Now, how many templates?
Any time a certain type of document is sent over and over again, a reusable template should be created. However, you’ll want to avoid creating too many variations of your templates as that can lead to overcrowding and make it difficult to keep all versions consistent and up-to-date. Start with the essentials (like a proposal template, a contract template, and an NDA template) and scale from there as needed.
Customize templates for different countries
While you want to avoid “overdoing” it with templates, if you have teams based in or selling to other countries often, it is important to tailor your templates by:
- Using local spelling or vocabulary (ex: British English vs. American English)
- Adjusting the currency in the pricing table settings
What goes in the template?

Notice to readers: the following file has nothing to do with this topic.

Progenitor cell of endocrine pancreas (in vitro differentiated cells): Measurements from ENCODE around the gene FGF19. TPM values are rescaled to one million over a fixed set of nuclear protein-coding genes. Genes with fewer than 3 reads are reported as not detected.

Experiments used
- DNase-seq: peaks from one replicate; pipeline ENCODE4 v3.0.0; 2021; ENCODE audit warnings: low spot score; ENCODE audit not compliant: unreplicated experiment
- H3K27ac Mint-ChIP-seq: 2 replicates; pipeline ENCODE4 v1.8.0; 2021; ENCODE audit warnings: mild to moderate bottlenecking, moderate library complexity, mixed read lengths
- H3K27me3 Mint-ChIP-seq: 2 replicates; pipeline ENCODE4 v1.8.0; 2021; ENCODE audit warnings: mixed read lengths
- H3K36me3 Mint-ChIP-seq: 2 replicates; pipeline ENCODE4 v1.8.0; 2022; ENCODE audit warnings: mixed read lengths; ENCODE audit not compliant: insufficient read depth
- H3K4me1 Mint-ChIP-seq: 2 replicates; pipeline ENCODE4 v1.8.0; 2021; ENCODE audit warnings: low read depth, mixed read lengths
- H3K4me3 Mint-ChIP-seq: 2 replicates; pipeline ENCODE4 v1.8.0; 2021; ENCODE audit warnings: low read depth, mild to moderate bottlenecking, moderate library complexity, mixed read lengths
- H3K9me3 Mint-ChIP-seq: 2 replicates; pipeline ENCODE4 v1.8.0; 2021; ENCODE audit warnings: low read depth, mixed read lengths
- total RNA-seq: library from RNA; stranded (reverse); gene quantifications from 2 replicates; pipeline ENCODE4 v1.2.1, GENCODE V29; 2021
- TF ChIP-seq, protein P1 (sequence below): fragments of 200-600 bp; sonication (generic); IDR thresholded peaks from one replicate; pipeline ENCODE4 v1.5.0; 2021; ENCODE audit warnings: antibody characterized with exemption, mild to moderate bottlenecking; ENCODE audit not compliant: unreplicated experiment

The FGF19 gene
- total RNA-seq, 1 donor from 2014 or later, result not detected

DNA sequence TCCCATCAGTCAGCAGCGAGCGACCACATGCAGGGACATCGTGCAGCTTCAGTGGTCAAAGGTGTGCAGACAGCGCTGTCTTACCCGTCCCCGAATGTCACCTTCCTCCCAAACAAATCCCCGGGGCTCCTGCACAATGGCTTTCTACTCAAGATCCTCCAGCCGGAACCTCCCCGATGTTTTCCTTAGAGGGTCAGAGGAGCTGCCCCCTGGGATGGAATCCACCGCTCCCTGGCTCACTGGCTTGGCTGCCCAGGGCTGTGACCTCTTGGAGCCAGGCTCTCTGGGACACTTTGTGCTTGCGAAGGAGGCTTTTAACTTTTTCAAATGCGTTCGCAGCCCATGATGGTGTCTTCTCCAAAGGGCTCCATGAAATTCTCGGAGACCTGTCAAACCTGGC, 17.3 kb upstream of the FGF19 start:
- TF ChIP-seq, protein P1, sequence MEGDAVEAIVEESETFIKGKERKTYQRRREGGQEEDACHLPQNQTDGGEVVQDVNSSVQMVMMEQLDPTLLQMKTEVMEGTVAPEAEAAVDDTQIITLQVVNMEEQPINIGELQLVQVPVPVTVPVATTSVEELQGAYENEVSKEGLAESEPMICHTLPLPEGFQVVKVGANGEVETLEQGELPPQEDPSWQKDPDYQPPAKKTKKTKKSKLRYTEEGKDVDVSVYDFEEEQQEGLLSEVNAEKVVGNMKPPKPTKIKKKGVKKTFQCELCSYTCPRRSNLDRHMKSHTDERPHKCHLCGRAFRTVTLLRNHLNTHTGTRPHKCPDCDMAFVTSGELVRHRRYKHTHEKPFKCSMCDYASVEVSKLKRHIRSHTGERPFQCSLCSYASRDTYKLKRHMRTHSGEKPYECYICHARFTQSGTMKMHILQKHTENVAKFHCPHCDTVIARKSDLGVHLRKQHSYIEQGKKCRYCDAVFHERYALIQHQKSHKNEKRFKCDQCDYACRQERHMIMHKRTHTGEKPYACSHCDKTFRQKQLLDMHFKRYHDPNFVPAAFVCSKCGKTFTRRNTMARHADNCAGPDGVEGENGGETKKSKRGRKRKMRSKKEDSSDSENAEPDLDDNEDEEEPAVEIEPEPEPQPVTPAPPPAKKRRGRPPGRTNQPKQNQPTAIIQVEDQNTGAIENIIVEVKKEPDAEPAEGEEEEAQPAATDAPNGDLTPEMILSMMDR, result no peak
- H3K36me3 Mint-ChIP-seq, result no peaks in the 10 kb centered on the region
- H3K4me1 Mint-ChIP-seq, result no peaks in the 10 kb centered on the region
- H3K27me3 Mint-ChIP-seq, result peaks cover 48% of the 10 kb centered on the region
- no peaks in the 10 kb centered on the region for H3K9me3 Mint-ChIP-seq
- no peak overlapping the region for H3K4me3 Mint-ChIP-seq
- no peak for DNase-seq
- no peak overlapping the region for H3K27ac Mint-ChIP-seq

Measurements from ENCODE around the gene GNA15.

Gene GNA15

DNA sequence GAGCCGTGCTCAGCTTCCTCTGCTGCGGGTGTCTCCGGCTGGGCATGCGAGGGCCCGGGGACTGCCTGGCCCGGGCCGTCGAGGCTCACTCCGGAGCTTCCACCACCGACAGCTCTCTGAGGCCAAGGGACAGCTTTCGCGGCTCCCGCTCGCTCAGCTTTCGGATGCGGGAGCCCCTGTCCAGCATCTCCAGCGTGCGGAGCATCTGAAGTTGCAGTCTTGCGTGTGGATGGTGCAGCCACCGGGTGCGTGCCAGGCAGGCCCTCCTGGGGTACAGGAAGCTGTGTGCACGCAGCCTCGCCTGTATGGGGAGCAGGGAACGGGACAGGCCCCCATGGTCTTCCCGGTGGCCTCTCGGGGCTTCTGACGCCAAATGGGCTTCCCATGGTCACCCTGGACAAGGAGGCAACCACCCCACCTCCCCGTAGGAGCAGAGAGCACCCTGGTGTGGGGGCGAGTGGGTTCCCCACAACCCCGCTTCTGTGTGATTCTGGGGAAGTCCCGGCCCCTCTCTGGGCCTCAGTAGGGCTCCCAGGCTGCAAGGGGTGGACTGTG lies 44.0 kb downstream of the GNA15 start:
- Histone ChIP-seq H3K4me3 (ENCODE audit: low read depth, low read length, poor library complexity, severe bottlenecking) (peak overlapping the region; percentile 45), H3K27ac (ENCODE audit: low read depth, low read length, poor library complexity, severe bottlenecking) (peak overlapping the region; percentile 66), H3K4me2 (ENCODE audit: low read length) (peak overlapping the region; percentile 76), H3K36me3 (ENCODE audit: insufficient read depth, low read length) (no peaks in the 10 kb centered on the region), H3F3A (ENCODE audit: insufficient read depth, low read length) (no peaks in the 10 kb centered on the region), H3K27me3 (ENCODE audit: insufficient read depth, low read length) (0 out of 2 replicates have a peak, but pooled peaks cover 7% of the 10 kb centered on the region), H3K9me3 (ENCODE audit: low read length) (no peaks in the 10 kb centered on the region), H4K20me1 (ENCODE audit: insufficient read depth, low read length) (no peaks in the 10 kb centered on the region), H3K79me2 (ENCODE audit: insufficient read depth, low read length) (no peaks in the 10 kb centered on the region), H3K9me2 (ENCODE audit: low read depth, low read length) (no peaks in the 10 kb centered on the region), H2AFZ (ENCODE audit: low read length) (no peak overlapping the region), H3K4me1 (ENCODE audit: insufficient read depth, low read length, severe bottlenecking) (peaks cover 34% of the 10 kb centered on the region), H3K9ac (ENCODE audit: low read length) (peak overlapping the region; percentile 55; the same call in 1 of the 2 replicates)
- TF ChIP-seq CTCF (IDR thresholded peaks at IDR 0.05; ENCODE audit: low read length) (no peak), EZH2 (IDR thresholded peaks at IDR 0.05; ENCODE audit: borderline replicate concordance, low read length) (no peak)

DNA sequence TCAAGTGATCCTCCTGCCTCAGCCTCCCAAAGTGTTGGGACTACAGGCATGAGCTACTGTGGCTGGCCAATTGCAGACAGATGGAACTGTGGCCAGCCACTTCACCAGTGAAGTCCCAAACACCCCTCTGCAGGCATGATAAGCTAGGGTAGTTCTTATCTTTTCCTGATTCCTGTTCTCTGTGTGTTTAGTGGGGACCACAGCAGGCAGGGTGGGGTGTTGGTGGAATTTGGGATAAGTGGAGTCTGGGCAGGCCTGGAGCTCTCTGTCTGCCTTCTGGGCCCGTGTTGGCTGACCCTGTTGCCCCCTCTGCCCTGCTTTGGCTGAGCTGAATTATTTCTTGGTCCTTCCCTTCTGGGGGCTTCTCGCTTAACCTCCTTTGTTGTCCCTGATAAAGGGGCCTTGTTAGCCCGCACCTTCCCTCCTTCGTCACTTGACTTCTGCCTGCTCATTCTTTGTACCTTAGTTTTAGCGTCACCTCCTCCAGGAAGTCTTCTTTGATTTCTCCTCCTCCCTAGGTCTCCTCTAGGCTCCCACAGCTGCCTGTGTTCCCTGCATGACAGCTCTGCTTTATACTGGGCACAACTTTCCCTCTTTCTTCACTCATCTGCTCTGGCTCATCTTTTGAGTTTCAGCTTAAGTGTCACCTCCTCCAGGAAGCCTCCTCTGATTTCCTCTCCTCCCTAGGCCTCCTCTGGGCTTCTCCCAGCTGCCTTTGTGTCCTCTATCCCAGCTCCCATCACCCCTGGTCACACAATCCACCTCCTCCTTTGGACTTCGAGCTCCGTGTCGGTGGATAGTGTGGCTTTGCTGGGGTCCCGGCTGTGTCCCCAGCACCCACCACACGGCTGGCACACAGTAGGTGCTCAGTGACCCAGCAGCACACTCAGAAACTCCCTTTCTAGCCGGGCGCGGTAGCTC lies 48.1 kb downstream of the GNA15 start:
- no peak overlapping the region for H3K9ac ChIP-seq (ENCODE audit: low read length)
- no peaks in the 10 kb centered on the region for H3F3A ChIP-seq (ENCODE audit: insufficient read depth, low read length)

Our advice here is to start with less and add to it rather than including everything you could possibly ever need. Why? Well, thanks to PandaDoc’s content library, it’s incredibly quick and easy to add content into a document.
Create the outline for the document and fill in any “evergreen” sections like cover pages, “about us” sections, the pricing and signature sections, terms & conditions, etc. Use placeholders to indicate where users should pull in items from the content library or image library to customize their document.
What is the content library again?
The content library is where you can store modular, reusable content like case studies, lengthy product descriptions or one-pagers, terms and conditions, etc.
Again, to put it in ice cream sundae terms, your template is a bowl full of ice cream and the content library is your toppings bar. Users can drag and drop items from the content library into their documents to quickly create tailored documents.
A few tricks for setting up Roles